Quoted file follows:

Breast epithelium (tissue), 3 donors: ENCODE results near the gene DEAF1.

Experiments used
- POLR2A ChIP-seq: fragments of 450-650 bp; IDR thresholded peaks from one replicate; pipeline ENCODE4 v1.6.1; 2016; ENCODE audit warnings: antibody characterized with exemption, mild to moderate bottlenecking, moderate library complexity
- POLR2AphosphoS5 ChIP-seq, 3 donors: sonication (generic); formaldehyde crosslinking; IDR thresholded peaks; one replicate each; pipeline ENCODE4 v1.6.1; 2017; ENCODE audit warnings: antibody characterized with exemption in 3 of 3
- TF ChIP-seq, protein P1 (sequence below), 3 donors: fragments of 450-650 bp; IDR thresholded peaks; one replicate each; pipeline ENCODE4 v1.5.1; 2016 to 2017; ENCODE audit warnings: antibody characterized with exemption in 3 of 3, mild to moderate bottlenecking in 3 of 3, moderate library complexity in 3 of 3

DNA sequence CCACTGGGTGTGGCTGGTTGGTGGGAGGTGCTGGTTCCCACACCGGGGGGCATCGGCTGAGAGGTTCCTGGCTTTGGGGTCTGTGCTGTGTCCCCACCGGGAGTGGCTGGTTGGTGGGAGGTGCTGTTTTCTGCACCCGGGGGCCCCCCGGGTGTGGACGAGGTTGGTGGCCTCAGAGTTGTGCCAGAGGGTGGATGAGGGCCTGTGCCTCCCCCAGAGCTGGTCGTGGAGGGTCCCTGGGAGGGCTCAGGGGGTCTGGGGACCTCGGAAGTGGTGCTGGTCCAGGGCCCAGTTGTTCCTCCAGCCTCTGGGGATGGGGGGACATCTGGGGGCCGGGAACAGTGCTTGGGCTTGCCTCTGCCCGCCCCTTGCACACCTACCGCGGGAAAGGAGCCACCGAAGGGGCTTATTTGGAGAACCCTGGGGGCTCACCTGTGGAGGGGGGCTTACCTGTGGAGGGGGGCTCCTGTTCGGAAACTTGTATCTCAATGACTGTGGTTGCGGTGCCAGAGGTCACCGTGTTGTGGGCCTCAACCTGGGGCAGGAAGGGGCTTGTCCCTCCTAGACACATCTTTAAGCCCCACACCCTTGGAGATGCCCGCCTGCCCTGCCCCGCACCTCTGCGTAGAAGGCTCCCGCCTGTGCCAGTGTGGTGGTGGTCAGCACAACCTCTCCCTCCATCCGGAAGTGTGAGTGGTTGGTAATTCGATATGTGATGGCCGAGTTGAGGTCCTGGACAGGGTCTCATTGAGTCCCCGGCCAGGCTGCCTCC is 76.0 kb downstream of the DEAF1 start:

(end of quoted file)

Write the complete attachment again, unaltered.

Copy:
Breast epithelium (tissue), 3 donors: ENCODE results near the gene DEAF1.

Experiments used
- POLR2A ChIP-seq: fragments of 450-650 bp; IDR thresholded peaks from one replicate; pipeline ENCODE4 v1.6.1; 2016; ENCODE audit warnings: antibody characterized with exemption, mild to moderate bottlenecking, moderate library complexity
- POLR2AphosphoS5 ChIP-seq, 3 donors: sonication (generic); formaldehyde crosslinking; IDR thresholded peaks; one replicate each; pipeline ENCODE4 v1.6.1; 2017; ENCODE audit warnings: antibody characterized with exemption in 3 of 3
- TF ChIP-seq, protein P1 (sequence below), 3 donors: fragments of 450-650 bp; IDR thresholded peaks; one replicate each; pipeline ENCODE4 v1.5.1; 2016 to 2017; ENCODE audit warnings: antibody characterized with exemption in 3 of 3, mild to moderate bottlenecking in 3 of 3, moderate library complexity in 3 of 3

DNA sequence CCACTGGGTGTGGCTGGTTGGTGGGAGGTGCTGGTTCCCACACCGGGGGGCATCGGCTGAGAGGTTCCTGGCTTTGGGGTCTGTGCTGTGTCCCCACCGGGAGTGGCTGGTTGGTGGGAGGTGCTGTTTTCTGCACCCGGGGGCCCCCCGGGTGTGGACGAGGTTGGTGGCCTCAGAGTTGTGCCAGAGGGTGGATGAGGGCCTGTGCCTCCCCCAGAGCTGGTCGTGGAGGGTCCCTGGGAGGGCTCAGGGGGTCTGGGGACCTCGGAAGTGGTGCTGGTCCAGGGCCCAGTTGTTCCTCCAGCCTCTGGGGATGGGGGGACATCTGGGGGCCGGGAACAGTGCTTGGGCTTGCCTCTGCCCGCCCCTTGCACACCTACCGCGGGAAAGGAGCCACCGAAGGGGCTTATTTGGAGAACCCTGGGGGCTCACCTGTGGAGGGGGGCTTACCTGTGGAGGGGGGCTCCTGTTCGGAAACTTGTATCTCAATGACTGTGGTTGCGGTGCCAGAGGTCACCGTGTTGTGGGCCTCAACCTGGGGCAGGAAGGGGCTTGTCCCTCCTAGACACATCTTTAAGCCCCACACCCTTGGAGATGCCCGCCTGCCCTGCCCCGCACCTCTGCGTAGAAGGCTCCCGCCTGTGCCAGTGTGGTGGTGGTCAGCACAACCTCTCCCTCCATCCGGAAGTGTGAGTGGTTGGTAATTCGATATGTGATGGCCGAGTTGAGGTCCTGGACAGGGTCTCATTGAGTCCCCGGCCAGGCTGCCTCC is 76.0 kb downstream of the DEAF1 start: